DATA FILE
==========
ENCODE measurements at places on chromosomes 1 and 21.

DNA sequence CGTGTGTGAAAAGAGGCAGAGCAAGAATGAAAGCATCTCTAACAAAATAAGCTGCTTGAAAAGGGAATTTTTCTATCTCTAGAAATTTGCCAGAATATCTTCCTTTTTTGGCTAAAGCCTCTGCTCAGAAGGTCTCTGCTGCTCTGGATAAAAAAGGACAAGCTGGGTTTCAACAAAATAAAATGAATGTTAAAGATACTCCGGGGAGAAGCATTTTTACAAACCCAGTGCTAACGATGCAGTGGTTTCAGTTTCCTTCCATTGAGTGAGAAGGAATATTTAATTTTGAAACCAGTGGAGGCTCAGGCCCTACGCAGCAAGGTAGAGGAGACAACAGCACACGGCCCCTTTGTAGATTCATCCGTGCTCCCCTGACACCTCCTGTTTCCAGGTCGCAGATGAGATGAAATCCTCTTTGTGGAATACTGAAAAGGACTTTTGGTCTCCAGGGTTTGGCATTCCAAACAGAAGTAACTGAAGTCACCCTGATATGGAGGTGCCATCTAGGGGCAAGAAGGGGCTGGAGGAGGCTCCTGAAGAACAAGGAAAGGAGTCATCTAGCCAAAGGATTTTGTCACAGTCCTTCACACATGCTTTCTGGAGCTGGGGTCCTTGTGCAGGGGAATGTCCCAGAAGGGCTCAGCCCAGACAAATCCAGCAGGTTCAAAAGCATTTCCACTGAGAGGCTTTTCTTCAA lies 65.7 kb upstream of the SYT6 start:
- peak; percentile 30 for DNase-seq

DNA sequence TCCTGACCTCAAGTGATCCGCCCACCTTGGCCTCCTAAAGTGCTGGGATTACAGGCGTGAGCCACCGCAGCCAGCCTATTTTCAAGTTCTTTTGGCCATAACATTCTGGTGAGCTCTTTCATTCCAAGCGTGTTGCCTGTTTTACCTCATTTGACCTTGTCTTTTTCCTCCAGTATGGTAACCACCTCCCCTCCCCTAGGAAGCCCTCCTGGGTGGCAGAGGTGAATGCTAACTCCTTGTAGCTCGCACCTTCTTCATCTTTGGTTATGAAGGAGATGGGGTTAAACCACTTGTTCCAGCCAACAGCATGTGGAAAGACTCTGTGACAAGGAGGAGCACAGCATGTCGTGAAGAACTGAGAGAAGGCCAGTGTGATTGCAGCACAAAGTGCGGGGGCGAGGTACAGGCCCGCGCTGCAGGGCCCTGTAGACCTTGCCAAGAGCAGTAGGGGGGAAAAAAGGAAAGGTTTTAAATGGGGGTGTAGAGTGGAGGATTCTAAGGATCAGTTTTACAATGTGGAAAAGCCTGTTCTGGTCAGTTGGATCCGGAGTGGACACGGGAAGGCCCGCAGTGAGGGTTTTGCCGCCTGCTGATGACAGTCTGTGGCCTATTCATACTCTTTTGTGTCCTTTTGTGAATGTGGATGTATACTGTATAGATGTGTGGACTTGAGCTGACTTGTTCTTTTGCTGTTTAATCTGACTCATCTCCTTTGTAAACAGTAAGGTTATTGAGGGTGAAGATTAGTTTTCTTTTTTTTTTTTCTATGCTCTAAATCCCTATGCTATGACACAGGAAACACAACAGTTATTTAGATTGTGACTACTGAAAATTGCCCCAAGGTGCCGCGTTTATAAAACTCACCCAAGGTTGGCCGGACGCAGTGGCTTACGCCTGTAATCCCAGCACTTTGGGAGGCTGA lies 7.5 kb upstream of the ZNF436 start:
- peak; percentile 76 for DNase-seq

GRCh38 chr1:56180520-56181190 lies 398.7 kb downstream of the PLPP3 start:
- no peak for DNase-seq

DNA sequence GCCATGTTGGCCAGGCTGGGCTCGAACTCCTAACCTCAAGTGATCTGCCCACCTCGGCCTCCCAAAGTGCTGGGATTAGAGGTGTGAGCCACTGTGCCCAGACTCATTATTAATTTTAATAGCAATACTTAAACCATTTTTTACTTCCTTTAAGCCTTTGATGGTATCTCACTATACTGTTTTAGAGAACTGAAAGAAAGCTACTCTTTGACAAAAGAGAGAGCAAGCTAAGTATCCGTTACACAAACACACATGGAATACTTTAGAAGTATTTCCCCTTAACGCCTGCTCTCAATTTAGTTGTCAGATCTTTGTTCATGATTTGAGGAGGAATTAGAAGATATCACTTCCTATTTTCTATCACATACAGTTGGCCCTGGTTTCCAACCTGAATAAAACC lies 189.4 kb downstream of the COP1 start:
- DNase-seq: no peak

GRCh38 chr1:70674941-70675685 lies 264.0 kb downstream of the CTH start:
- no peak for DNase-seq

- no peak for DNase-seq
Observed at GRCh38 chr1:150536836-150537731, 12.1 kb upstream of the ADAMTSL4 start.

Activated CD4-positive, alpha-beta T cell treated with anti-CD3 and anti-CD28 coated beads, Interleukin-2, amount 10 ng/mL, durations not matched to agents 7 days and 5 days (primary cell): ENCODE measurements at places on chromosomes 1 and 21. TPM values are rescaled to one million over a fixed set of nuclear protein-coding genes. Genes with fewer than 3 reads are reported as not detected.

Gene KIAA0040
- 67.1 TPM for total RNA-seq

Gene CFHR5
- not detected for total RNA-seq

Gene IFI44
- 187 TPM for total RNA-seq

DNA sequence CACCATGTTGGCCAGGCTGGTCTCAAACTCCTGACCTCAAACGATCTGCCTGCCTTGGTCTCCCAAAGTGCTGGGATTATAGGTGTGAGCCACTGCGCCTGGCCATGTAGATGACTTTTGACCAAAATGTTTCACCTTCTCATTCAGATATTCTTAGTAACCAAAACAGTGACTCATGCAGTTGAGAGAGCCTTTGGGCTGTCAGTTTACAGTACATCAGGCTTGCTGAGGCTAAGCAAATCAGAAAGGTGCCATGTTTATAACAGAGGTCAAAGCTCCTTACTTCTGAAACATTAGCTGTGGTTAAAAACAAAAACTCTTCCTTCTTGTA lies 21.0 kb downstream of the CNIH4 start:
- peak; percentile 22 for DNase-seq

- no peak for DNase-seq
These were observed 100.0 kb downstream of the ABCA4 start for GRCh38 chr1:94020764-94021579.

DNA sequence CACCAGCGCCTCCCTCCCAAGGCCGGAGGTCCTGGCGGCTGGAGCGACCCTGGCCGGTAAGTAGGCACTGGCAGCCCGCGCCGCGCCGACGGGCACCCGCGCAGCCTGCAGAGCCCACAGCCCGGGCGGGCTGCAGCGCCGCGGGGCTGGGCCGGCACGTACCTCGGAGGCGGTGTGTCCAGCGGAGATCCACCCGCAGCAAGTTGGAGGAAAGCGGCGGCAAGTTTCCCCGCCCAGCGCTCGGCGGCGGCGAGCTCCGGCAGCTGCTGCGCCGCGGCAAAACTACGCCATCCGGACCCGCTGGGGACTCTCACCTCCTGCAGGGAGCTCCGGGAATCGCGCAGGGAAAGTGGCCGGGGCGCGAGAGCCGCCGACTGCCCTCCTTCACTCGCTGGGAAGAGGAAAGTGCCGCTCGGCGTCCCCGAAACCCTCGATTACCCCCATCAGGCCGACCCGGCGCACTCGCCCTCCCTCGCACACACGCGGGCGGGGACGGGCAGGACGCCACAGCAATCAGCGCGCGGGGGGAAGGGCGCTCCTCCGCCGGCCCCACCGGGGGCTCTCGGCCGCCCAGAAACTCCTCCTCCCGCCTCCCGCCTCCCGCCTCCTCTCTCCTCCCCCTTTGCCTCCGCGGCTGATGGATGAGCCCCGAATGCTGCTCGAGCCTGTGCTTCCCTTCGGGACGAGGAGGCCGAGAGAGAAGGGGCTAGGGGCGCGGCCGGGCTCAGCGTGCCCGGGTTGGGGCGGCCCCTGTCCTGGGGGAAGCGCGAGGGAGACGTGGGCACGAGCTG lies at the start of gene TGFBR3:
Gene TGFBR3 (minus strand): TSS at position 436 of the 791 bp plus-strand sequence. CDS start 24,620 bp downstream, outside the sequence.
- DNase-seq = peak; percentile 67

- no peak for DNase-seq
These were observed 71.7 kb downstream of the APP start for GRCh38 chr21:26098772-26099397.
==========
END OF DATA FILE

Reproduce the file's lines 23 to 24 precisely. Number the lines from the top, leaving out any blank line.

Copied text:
- no peak for DNase-seq
These were observed 100.0 kb downstream of the ABCA4 start for GRCh38 chr1:94020764-94021579.